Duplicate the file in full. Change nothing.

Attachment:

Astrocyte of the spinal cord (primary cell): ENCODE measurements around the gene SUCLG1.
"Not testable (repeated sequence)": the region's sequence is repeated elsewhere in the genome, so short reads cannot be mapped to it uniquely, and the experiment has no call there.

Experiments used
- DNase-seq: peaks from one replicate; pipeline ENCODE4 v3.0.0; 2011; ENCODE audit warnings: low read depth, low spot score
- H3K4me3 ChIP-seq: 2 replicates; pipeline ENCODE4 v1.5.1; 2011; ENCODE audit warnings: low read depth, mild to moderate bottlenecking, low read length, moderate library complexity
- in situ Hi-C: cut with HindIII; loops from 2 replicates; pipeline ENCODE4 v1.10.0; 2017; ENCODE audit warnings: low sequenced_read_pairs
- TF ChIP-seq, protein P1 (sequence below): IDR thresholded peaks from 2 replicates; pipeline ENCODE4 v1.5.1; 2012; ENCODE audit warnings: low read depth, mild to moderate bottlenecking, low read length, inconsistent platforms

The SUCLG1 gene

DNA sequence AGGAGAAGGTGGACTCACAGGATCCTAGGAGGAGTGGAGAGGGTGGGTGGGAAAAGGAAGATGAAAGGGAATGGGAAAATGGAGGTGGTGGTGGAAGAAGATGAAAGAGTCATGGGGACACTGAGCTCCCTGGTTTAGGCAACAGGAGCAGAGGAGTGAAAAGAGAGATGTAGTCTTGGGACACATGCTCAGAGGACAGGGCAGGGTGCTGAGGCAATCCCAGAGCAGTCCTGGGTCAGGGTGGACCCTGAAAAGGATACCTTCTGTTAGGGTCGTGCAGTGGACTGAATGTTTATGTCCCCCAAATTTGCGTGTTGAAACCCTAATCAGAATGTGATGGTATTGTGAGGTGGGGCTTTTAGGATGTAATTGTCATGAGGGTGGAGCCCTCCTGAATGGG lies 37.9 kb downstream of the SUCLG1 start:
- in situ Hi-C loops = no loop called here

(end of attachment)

Astrocyte of the spinal cord (primary cell): ENCODE measurements around the gene SUCLG1.
"Not testable (repeated sequence)": the region's sequence is repeated elsewhere in the genome, so short reads cannot be mapped to it uniquely, and the experiment has no call there.

Experiments used
- DNase-seq: peaks from one replicate; pipeline ENCODE4 v3.0.0; 2011; ENCODE audit warnings: low read depth, low spot score
- H3K4me3 ChIP-seq: 2 replicates; pipeline ENCODE4 v1.5.1; 2011; ENCODE audit warnings: low read depth, mild to moderate bottlenecking, low read length, moderate library complexity
- in situ Hi-C: cut with HindIII; loops from 2 replicates; pipeline ENCODE4 v1.10.0; 2017; ENCODE audit warnings: low sequenced_read_pairs
- TF ChIP-seq, protein P1 (sequence below): IDR thresholded peaks from 2 replicates; pipeline ENCODE4 v1.5.1; 2012; ENCODE audit warnings: low read depth, mild to moderate bottlenecking, low read length, inconsistent platforms

The SUCLG1 gene

DNA sequence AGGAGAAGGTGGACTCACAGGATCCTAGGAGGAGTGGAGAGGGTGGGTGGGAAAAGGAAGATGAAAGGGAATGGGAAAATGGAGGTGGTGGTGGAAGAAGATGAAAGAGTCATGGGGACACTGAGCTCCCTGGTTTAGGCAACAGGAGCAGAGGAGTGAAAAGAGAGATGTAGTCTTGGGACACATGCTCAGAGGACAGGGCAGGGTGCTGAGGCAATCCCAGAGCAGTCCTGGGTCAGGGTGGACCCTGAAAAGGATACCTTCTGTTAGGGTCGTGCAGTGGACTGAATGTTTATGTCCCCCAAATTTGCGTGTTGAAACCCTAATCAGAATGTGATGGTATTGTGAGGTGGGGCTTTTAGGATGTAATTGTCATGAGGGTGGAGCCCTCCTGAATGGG lies 37.9 kb downstream of the SUCLG1 start:
- in situ Hi-C loops = no loop called here